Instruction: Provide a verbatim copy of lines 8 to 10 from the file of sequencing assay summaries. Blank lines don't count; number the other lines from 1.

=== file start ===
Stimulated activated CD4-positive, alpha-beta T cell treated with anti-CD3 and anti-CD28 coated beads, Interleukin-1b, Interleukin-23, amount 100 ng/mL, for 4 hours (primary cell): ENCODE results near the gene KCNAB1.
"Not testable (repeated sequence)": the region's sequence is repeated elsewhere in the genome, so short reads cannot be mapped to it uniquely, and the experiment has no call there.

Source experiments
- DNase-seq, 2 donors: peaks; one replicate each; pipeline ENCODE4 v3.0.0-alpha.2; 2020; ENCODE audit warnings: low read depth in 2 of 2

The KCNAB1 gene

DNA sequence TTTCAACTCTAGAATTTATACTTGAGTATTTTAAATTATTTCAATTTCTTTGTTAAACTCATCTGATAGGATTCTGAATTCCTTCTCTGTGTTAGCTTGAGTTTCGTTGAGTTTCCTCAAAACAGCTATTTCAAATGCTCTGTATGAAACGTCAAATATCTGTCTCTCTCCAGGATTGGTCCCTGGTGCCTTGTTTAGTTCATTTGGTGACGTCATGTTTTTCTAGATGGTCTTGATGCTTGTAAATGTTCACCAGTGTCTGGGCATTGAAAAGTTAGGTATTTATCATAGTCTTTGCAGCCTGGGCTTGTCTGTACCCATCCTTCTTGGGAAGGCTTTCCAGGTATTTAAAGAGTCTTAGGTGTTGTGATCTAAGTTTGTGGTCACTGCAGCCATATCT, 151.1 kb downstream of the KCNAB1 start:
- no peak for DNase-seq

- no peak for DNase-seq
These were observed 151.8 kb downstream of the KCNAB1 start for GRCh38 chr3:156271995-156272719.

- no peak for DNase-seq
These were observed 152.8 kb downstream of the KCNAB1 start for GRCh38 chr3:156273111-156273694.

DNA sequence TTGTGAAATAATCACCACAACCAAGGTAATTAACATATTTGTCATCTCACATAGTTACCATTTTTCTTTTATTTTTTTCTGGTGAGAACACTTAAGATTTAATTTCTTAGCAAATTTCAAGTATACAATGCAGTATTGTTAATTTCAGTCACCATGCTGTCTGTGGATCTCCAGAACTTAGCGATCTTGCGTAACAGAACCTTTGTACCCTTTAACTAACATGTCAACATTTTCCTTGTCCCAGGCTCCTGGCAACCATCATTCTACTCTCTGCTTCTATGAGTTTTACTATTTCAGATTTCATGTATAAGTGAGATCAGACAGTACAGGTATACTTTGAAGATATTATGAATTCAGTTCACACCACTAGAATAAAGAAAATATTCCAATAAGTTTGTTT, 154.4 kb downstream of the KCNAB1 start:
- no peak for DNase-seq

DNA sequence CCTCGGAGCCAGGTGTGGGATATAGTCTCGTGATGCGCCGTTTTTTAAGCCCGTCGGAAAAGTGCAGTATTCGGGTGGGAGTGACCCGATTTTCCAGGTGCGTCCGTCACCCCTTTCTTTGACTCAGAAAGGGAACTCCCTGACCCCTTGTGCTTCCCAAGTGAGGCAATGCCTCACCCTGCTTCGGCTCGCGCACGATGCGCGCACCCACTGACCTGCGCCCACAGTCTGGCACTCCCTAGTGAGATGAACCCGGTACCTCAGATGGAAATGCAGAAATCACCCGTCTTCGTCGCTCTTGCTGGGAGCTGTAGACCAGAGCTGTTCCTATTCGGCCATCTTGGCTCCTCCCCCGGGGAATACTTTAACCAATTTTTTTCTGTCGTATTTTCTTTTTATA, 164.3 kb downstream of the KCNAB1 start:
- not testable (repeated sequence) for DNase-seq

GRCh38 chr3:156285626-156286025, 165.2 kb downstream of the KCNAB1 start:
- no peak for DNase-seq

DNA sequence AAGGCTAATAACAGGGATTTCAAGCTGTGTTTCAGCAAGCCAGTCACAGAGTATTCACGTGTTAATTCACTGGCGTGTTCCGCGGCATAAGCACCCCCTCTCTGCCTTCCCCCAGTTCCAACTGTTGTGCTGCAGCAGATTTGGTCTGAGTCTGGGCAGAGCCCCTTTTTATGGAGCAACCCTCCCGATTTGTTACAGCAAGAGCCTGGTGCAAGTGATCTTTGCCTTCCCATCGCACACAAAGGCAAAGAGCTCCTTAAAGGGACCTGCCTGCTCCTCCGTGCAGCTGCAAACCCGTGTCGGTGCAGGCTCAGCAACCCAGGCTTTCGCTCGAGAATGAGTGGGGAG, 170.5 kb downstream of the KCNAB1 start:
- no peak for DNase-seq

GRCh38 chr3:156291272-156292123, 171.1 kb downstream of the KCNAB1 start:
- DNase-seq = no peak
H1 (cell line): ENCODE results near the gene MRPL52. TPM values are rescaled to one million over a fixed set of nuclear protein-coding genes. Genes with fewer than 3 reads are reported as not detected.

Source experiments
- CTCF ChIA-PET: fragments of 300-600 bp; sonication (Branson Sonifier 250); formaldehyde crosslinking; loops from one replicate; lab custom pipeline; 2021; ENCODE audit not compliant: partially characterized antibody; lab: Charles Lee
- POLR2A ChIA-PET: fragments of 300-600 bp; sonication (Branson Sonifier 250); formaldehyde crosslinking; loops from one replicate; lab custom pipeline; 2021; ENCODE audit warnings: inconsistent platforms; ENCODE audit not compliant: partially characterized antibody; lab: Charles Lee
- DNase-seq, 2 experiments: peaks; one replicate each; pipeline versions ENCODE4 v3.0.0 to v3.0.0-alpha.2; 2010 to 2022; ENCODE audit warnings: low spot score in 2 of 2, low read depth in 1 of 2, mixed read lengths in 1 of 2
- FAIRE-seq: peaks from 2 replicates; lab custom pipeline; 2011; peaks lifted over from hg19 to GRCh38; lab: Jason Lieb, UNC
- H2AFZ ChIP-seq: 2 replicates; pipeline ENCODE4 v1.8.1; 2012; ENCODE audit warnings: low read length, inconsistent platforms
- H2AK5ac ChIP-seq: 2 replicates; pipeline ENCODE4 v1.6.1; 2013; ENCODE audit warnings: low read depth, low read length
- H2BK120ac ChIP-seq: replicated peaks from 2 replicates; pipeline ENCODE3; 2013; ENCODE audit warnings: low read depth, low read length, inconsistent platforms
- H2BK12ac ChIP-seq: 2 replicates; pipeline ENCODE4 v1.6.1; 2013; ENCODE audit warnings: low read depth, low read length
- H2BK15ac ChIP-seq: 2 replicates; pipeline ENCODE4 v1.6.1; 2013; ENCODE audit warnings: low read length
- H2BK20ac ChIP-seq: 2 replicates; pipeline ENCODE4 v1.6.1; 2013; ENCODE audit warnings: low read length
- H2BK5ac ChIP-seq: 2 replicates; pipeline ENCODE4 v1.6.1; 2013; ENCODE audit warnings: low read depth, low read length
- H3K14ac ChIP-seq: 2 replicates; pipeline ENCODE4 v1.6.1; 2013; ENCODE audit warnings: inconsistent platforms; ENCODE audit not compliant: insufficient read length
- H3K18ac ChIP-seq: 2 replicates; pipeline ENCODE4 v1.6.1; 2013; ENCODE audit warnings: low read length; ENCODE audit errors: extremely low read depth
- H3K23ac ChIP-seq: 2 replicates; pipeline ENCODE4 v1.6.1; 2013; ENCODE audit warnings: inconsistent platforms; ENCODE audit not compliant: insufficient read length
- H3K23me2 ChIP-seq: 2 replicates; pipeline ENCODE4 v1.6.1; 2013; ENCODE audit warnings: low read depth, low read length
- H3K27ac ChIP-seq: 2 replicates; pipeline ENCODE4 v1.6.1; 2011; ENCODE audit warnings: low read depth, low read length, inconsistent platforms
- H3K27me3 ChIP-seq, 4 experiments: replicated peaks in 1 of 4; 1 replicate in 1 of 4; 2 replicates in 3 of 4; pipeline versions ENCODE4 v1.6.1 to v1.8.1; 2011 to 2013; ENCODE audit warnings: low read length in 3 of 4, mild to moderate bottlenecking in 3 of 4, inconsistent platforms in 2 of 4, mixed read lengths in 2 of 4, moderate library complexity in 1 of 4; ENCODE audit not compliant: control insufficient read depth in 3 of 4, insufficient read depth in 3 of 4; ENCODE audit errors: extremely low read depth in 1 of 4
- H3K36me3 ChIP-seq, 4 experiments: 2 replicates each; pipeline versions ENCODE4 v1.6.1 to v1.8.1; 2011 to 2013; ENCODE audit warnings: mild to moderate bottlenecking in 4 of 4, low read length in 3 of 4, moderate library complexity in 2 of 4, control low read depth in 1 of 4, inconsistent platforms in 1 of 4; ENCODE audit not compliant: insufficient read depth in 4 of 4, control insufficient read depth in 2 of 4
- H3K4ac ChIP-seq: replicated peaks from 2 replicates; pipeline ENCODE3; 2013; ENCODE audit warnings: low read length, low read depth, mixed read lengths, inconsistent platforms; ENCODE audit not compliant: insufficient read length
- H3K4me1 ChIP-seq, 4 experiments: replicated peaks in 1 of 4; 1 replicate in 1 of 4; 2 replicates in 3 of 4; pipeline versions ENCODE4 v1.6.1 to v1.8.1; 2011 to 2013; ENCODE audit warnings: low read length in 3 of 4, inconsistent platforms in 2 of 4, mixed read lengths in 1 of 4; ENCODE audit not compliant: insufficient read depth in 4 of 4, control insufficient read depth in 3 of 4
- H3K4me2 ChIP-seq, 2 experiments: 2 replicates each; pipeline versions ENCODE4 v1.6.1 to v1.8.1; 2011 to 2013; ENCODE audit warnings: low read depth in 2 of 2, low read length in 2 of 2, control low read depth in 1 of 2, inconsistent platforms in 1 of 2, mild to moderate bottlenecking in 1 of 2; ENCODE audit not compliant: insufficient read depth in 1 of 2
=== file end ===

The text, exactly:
- no peak for DNase-seq
These were observed 151.8 kb downstream of the KCNAB1 start for GRCh38 chr3:156271995-156272719.

- no peak for DNase-seq